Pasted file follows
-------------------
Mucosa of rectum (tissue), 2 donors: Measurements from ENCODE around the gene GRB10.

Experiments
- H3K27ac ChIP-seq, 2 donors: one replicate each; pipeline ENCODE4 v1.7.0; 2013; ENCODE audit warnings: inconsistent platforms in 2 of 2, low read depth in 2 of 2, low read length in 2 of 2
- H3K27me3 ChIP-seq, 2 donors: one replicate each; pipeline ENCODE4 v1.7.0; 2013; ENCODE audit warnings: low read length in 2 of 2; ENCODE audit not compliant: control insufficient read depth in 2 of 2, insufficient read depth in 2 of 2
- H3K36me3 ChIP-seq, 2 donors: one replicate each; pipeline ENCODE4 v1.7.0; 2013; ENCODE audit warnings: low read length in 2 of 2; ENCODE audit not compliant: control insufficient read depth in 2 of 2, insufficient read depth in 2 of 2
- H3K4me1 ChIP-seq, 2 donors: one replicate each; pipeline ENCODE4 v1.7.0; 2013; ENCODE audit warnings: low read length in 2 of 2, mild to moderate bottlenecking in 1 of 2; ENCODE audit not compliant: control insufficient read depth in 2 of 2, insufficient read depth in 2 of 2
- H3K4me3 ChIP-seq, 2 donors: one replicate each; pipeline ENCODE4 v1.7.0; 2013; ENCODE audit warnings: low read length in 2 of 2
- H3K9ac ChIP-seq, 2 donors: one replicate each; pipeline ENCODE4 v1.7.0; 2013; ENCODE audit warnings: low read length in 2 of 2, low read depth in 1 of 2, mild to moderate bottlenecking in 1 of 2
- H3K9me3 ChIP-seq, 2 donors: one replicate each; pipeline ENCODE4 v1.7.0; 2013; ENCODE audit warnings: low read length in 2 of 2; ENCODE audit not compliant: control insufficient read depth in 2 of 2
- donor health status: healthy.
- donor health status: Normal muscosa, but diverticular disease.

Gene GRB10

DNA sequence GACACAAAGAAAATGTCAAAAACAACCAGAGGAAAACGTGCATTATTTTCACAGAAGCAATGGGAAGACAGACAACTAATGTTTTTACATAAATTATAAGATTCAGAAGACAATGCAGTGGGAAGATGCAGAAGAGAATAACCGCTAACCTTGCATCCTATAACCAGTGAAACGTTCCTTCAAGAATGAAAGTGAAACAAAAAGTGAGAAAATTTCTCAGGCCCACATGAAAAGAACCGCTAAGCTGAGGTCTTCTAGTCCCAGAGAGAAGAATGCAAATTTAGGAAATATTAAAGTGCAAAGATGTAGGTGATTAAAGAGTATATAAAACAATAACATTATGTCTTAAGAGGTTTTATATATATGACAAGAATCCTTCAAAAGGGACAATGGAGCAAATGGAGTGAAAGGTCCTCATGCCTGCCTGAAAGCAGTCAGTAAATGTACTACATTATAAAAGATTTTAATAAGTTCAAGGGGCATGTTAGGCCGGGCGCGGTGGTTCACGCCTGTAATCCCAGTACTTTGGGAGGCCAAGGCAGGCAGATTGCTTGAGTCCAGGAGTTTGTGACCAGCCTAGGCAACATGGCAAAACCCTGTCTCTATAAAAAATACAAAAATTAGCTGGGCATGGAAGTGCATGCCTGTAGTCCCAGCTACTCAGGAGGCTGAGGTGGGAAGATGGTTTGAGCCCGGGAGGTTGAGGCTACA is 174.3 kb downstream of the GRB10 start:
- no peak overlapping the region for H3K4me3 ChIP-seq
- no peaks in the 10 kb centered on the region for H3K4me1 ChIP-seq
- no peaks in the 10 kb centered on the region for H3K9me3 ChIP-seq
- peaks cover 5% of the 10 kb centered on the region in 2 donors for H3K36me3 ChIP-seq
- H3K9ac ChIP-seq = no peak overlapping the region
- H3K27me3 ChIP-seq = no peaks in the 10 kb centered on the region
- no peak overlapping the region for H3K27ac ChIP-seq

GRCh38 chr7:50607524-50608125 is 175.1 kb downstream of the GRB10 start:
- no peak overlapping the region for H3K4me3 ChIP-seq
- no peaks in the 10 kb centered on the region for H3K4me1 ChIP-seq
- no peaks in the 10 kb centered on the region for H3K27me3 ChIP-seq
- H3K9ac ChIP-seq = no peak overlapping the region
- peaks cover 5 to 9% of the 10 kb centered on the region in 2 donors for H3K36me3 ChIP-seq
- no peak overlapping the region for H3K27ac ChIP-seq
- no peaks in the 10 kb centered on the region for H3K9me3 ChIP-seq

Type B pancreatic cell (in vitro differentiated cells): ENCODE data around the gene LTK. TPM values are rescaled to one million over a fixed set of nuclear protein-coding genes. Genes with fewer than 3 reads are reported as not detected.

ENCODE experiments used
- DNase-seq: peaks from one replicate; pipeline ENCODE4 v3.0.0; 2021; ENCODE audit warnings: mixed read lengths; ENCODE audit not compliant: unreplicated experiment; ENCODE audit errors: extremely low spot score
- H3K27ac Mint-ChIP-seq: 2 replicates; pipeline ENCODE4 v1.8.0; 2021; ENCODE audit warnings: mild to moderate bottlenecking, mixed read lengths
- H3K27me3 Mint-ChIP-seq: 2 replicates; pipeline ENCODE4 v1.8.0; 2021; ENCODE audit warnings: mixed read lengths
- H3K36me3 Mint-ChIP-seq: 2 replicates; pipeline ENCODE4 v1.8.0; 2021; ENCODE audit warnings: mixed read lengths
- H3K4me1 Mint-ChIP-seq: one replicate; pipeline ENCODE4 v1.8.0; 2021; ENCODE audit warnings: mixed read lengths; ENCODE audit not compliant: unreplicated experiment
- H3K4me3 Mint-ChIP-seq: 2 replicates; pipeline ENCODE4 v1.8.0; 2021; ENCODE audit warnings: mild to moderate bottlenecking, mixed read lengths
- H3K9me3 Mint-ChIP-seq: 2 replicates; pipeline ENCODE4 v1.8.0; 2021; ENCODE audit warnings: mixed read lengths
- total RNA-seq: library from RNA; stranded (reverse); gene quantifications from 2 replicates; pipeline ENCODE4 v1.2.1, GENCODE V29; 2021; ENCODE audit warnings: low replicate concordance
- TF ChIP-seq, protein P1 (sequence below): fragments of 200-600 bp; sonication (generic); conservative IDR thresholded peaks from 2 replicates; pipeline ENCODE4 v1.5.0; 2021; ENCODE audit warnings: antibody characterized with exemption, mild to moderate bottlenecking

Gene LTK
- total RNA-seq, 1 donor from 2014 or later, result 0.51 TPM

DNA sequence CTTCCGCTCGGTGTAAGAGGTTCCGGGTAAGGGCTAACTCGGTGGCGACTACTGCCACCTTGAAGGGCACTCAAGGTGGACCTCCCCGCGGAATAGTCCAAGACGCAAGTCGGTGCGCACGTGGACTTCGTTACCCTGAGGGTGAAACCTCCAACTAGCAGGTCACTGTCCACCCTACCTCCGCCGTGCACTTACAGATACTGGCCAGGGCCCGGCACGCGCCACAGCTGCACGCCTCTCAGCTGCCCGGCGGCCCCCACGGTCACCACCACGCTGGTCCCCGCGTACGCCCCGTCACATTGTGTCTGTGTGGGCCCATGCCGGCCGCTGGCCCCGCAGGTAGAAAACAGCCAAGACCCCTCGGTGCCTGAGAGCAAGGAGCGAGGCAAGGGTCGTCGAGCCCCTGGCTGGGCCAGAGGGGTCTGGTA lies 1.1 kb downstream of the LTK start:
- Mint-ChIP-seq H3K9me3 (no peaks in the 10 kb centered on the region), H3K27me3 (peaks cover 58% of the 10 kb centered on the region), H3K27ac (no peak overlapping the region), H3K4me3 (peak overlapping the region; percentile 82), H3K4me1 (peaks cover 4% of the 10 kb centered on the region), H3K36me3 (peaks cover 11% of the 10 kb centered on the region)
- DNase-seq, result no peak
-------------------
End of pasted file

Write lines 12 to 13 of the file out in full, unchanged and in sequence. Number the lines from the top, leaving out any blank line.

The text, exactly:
Gene GRB10

DNA sequence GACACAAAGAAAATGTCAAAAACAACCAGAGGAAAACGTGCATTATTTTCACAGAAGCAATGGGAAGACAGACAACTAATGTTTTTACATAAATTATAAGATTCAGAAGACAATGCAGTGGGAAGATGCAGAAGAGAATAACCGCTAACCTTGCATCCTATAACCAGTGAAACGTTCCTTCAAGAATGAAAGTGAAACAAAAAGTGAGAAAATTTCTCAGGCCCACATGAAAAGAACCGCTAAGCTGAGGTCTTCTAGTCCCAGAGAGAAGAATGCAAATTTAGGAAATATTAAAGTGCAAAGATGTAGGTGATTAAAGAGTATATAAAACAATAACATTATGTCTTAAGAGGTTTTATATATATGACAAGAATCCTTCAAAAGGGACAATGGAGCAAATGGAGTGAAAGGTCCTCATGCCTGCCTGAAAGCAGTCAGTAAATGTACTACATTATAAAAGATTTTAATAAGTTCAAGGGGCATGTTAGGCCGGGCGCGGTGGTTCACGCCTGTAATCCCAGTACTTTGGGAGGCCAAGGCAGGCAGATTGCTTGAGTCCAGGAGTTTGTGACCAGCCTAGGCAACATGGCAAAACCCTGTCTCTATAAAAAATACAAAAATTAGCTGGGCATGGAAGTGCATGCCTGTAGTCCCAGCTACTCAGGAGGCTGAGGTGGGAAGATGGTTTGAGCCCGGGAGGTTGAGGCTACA is 174.3 kb downstream of the GRB10 start: